The Road to Fantasy is Paved with Facts

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(This is the first of four “themed” posts about research for fantasy novelists.)

I don’t really give “Writing Advice”.

Oh, sure – I have my opinions, and since I’ve managed to produce two novels and a memoir, I have just enough experience and success to think that, perhaps, I do know what I’m doing when I write.

At least, I know what works for me, and being older and crabbier than I was when the first novel got past the first draft, I occasionally do hop onto the soap-box and declaim about stuff writers might want to stop doing, because it’s annoying to read that shit.

But the one thing I have come to realize that what I do know something about is research.

(You would think that having an MA in archaeology from a highly renowned institution, and having some research published and used, I would have known this before, but it wasn’t until I got about a quarter of the way through my current magnum opus that I understood how incredibly transferable this skill set is, and how many otherwise very decent writers lack it.)

Now, my novels are fantasies.

Literally, I make them up.

But then again, I don’t.

No, the magic that I describe is not known to be in effect on this planet. The deities that are referenced have no singular counterpart in modern religions. The plots, or even the events themselves, are not lifted from European history or anywhere else that I’m aware of.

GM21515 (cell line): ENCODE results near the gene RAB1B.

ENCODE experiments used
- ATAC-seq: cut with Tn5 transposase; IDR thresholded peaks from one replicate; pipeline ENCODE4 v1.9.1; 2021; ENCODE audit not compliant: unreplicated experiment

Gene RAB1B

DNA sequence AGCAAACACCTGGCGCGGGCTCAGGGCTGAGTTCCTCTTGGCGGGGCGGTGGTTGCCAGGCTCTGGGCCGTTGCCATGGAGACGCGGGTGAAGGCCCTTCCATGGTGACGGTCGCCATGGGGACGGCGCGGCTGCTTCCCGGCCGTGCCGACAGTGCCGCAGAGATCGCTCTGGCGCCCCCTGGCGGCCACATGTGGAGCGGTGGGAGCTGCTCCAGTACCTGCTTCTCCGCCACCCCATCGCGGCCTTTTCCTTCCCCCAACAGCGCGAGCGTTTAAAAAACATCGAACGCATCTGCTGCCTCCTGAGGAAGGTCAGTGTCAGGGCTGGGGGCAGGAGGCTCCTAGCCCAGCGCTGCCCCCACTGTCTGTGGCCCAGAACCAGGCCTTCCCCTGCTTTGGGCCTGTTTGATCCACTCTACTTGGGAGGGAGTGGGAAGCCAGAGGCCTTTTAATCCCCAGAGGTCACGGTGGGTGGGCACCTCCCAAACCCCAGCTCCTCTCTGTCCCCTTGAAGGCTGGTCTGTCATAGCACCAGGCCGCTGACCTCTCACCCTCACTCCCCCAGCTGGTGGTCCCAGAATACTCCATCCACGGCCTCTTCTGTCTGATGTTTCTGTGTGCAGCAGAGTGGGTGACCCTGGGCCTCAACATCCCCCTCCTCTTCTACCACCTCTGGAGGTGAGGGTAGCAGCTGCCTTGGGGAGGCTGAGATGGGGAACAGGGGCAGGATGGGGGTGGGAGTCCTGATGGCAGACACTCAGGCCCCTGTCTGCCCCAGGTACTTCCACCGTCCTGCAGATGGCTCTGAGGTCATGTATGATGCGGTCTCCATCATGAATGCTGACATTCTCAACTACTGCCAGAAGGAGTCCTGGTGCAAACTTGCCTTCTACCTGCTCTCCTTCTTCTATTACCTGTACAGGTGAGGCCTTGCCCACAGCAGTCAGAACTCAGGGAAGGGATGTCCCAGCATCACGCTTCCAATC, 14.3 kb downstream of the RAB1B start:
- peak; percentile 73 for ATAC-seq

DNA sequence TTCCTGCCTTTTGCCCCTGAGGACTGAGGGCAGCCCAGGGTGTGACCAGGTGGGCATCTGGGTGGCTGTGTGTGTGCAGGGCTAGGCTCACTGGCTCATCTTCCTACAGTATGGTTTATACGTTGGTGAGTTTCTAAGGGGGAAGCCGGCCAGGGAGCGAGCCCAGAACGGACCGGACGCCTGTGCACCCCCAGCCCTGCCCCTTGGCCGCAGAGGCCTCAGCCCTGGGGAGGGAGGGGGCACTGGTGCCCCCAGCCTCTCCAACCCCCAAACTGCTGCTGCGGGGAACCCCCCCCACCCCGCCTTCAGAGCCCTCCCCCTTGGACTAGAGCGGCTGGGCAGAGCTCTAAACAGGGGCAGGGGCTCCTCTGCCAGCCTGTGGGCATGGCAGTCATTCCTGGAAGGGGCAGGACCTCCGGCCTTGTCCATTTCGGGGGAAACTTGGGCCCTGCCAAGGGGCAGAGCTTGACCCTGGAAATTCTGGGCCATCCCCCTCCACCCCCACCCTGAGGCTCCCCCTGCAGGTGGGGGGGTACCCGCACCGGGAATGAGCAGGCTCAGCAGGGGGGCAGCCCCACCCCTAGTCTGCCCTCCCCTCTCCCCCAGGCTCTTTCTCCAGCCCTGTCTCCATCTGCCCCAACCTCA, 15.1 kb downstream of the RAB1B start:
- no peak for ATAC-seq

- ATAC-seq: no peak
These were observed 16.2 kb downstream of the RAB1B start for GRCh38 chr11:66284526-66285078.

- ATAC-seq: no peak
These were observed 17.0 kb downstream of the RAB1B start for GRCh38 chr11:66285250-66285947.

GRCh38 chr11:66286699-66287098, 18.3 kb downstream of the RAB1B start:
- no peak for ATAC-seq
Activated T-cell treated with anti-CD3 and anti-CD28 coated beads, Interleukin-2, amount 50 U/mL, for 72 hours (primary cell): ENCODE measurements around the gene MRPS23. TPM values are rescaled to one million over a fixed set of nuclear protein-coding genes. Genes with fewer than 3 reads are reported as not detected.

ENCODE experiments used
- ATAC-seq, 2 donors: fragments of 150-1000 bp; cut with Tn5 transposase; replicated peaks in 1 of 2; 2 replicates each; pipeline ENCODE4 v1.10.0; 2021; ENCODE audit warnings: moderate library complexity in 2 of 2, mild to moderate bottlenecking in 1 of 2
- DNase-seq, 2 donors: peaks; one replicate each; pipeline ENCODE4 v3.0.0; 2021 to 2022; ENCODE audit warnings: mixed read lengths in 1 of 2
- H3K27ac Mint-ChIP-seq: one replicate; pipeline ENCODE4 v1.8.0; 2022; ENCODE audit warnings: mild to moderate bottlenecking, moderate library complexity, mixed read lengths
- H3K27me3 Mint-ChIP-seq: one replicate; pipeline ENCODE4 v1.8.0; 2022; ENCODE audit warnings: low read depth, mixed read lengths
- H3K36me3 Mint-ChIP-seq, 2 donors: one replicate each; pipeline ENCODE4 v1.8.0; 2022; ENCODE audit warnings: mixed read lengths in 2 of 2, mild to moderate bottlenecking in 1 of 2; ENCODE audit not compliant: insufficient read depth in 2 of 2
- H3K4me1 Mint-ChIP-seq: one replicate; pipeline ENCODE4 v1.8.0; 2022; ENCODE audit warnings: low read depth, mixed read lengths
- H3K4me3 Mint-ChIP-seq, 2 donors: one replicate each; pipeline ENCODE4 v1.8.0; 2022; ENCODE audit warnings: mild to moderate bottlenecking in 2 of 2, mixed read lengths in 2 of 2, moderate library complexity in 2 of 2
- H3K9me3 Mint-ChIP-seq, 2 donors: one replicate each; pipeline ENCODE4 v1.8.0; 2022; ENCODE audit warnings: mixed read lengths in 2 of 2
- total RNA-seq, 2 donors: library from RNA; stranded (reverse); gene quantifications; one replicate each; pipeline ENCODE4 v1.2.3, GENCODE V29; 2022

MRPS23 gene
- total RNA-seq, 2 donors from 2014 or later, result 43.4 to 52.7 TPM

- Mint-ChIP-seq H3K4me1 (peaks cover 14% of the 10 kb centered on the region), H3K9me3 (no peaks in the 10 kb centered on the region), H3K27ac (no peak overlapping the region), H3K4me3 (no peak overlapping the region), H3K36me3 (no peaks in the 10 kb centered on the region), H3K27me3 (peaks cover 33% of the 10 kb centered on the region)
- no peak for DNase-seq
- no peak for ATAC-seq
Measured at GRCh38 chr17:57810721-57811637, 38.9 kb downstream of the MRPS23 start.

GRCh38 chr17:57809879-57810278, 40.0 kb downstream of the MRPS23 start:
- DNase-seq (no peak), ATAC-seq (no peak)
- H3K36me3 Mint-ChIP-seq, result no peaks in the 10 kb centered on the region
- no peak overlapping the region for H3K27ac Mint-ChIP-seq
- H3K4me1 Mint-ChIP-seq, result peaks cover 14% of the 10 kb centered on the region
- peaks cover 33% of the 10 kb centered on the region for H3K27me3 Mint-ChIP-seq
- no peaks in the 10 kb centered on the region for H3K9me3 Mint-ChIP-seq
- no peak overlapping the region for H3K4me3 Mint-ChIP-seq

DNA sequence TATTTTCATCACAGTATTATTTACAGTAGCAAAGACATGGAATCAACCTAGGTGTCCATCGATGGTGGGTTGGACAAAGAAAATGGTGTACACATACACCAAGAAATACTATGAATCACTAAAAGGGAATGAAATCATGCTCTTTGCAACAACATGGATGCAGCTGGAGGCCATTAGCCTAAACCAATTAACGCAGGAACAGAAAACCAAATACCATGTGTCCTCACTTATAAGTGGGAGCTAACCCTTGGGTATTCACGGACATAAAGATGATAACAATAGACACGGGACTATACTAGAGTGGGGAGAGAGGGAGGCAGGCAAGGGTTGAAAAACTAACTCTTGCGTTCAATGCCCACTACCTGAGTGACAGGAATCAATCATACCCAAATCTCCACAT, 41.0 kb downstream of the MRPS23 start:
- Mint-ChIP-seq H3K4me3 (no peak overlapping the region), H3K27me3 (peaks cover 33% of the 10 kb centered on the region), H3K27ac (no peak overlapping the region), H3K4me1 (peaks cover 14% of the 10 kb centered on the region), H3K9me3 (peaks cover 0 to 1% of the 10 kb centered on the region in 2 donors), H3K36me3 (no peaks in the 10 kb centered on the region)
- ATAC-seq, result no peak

Those are all just whatever occurred to me at the time, and I am sure that a really anal-retentive reader could find the places where the thing that happened doesn’t exactly fit with its outcome, because real life is never so tidy or karmic.

But then, I’m not alone. That’s every work of fiction ever.

But what I do know is that I model the cultures and world I have created on those ancient worlds and cultures that I know about, because I spent a lot of years reading and researching them.

There’s a method to this madness, and here, as I reach the halfway point of the current novel, I find myself having to delve back into research, for those things I don’t know. And I have to tell you, it is really, really worth it.

Believability in fiction is crucial.

If your MC is climbing a mountain, you don’t want the reader (who may well have climbed a few mountains themselves) tossing your book aside in disgust because they know, three words in, that your description of the actions and emotions involved are completely inaccurate.

Believability in fiction is crucial.

It’s even more crucial in fantasy literature. If you want the reader to believe, if you want them to live inside the skin of your creation, you have to base it all on the most solid foundation you possibly can.

I am not going to be giving writing advice here. I write the way I write and you write the way you write, and readers, too, you all come with your own skills and history and internal ears. You know what you like and you are not wrong about that.

What I’m going to give you is research advice.

Because in this one thing, I can confidently say I know better than you do what you need.

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